I absolutely loved this book, but it's not for the faint of heart by any means. It has graphic language, violence, very male-oriented sexual content (i.e. nothing romanticized or even suggested in the way of emotion, it's straight non-obligatory sex, so don't look for romance here). In this book there is corruption, deprivation of humanity, lying politicians, a man seemingly dead to his emotions because his family was killed years earlier...Not to mention a murderer on the loose killing women viciously. The closest author I can compare this to is Thomas Harris, but his characters have a measure of control about them. There's none here, and that makes this a bit more frightenining. A bit more 'right-round-the-corner', because IF it gets you, you CAN'T talk your way out of it or reason with it (which wasn't possible in Harris' books, but the illusiion was there, that's not so here). Read with caution but great anticipation if you can handle this sort!
This book has something for everyone. A little sci-fi in that it's set in the future, a little murder mystery/police procedural, a little political thriller, and it's set in Russia, so there's exoticism as well.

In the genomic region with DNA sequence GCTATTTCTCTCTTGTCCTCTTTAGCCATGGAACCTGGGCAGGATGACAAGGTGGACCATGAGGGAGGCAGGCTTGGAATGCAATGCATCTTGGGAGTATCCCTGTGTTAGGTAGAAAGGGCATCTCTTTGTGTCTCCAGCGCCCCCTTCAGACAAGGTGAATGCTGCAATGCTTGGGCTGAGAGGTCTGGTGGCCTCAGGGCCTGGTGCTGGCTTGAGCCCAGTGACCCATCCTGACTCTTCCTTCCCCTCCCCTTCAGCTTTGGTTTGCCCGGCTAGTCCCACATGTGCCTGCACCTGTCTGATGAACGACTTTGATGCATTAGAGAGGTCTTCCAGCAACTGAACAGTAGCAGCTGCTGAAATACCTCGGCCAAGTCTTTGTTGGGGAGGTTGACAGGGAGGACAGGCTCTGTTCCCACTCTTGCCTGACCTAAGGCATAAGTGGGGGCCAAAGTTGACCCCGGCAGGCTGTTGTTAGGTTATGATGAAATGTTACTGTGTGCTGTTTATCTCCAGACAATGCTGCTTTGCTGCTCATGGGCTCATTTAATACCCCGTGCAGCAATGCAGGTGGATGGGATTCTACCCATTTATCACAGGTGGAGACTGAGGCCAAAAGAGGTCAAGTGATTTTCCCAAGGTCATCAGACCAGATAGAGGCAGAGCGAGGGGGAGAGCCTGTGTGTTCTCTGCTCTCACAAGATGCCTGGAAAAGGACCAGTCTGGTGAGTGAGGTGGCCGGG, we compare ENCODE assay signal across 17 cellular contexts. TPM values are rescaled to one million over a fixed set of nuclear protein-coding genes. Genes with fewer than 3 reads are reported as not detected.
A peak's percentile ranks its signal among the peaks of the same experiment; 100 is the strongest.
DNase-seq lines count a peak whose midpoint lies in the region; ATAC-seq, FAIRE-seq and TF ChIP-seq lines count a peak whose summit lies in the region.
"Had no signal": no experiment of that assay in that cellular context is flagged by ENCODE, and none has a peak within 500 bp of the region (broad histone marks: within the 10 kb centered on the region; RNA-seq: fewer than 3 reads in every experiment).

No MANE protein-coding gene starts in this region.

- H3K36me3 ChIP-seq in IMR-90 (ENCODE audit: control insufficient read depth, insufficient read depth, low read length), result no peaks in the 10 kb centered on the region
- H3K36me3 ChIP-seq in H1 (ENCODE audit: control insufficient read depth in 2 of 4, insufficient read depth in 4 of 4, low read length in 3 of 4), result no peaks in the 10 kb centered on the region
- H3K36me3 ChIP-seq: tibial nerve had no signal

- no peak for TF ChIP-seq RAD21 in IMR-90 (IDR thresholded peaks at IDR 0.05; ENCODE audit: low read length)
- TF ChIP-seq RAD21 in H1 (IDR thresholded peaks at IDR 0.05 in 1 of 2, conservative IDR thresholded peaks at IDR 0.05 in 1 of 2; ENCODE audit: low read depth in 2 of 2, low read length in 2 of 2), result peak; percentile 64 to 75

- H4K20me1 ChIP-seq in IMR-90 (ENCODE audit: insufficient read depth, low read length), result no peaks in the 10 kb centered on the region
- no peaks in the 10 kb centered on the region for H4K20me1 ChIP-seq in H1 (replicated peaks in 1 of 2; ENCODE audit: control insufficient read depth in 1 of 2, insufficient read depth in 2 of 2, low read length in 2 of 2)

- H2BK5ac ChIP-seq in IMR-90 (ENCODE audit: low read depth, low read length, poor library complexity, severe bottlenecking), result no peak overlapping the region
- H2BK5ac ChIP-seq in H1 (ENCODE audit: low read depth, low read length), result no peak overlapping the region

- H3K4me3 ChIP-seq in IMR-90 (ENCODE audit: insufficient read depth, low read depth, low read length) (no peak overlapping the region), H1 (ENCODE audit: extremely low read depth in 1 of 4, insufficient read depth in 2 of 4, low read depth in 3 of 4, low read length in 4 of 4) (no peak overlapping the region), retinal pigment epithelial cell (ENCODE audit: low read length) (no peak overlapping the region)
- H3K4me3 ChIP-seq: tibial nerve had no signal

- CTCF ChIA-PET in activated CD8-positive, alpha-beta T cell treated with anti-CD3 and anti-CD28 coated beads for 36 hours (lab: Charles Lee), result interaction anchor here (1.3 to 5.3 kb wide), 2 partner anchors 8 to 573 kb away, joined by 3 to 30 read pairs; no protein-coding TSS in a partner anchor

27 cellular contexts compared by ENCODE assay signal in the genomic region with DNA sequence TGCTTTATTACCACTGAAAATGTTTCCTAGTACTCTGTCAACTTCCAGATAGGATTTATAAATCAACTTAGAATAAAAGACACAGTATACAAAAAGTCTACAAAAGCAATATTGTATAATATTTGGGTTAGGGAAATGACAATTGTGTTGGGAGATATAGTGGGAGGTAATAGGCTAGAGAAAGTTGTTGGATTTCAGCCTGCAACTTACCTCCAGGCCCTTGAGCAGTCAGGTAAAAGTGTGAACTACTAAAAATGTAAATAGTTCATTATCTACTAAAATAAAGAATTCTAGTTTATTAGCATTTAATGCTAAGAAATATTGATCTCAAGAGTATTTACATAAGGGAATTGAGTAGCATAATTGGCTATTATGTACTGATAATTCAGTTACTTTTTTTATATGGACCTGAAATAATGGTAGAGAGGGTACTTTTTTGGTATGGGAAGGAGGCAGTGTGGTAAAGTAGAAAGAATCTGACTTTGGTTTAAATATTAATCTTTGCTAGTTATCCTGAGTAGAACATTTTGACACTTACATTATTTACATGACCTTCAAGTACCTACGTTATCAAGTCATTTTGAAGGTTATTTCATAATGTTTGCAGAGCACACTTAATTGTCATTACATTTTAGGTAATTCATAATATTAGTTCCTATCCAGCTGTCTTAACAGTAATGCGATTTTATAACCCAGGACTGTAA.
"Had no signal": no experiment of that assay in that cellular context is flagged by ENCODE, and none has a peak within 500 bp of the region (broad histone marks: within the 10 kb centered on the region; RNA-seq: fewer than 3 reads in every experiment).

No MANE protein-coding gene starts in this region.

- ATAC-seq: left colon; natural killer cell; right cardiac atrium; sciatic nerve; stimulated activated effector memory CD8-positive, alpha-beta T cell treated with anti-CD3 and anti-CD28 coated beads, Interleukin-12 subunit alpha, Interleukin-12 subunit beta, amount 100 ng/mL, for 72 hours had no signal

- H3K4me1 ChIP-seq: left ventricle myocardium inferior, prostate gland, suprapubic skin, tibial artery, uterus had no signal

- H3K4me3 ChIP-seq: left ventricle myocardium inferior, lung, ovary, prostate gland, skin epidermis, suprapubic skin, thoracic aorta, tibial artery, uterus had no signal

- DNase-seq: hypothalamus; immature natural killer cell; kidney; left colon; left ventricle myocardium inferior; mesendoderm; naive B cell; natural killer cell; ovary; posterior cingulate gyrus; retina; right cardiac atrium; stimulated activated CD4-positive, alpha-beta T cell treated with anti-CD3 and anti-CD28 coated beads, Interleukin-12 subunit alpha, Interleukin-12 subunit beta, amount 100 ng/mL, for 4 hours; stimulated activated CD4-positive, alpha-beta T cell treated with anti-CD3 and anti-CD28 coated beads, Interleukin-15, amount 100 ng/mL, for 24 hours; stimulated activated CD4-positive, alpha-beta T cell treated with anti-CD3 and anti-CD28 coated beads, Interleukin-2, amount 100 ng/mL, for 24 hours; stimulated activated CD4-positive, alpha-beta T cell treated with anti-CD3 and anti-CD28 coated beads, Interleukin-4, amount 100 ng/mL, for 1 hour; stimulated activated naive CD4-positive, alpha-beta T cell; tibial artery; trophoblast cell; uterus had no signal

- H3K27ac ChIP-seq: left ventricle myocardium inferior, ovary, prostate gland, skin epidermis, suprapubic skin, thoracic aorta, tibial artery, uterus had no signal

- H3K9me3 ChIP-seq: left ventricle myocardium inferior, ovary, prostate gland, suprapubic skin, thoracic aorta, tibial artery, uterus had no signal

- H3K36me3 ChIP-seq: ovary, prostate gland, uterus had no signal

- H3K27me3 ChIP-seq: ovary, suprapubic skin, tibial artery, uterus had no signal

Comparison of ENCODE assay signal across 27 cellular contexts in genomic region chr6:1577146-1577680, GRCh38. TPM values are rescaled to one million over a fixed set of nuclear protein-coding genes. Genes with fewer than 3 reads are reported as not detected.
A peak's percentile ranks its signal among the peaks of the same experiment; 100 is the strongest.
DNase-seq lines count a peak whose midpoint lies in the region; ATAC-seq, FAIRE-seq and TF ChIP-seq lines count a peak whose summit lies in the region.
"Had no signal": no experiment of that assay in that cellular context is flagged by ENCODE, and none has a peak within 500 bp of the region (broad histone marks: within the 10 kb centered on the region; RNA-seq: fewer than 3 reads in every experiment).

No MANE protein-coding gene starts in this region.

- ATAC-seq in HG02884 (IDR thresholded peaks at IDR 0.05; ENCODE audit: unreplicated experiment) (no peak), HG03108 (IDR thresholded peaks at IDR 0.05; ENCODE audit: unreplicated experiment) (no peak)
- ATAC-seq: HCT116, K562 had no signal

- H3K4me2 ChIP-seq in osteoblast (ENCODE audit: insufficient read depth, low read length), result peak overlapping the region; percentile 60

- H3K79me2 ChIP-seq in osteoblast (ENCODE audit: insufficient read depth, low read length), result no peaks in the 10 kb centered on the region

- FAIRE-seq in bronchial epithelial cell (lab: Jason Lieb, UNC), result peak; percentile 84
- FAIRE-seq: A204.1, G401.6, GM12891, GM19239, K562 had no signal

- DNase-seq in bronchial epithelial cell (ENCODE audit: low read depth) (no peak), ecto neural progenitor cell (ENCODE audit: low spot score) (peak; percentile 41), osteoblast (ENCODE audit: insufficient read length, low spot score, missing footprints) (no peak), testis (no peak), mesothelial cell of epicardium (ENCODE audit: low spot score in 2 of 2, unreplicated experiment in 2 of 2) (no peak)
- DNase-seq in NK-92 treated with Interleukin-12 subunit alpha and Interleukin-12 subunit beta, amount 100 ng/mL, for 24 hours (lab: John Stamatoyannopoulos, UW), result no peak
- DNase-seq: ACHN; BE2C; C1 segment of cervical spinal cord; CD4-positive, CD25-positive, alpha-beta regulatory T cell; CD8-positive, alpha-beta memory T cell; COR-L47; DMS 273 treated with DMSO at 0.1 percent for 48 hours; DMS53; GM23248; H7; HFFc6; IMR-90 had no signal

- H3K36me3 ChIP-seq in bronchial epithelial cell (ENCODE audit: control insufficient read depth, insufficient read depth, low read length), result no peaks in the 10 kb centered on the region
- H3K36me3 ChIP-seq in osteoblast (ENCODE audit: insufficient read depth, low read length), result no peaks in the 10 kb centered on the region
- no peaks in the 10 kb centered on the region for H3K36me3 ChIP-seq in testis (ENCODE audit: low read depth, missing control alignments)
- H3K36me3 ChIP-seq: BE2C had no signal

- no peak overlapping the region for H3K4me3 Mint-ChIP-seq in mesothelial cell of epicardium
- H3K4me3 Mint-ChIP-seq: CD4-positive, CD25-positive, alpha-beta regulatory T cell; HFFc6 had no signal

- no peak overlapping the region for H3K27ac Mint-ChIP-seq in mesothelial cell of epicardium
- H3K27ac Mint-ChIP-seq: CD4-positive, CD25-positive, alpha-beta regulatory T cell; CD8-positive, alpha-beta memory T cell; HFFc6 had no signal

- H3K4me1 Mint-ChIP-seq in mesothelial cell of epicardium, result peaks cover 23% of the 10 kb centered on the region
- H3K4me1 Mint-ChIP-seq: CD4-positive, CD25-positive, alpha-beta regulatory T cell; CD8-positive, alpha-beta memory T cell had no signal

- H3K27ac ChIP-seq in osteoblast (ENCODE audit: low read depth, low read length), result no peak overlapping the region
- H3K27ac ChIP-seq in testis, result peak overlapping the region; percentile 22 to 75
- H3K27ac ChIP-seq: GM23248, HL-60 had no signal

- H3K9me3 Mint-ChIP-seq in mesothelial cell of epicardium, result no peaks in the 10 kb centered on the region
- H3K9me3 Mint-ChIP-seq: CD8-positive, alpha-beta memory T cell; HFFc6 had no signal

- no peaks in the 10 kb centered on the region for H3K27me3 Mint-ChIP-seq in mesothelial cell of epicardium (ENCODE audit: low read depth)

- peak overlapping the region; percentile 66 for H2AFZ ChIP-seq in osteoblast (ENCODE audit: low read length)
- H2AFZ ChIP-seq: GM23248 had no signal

As the back copy of this book indicates, the story is clearly in the tradition of Gorky Park. Read that book? Then this one's for you. It's a fairly quick read, has approachable characters, and is a fun and interesting story. But if you're not a fan of mystery and political intrigue mixing into your science fiction, this is not for you.
abridged,2 cassettes, 3 hours, read by Micheal Cumpsty
He hunts in a landscape ravaged by war. In a country haunted by its past and a city built on tears. He leaves behind the disfigured bodies of young women. No one knows who he is or why he kills. But now the serial murderer they call the Monstrum is being pursued by a policeman who must find the truth: about his killer, his nation, himself-and the dark heart that beats within them all.